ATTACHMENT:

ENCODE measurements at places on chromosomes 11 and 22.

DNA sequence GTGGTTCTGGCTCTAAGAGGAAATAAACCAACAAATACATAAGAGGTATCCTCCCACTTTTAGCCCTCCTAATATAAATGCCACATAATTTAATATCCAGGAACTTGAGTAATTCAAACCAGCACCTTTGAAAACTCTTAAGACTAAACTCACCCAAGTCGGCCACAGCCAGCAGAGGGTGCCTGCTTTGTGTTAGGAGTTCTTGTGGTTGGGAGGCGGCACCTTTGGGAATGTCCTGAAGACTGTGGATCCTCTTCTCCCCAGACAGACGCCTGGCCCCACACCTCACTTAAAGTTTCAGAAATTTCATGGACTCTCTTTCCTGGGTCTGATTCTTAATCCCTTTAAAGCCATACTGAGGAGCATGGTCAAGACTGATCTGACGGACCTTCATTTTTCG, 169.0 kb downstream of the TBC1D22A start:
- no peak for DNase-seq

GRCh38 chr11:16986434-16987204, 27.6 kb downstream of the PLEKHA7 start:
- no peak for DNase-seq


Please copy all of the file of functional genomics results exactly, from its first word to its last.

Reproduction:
ENCODE measurements at places on chromosomes 11 and 22.

DNA sequence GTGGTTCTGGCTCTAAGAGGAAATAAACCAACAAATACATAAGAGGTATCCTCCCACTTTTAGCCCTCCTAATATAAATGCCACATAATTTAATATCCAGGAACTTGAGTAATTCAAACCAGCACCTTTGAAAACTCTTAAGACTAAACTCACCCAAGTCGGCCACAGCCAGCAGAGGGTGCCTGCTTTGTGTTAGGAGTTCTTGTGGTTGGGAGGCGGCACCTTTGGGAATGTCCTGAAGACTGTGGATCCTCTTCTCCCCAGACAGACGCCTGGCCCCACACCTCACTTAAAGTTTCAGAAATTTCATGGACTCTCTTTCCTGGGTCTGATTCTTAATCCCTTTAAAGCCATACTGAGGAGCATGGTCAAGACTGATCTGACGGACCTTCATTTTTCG, 169.0 kb downstream of the TBC1D22A start:
- no peak for DNase-seq

GRCh38 chr11:16986434-16987204, 27.6 kb downstream of the PLEKHA7 start:
- no peak for DNase-seq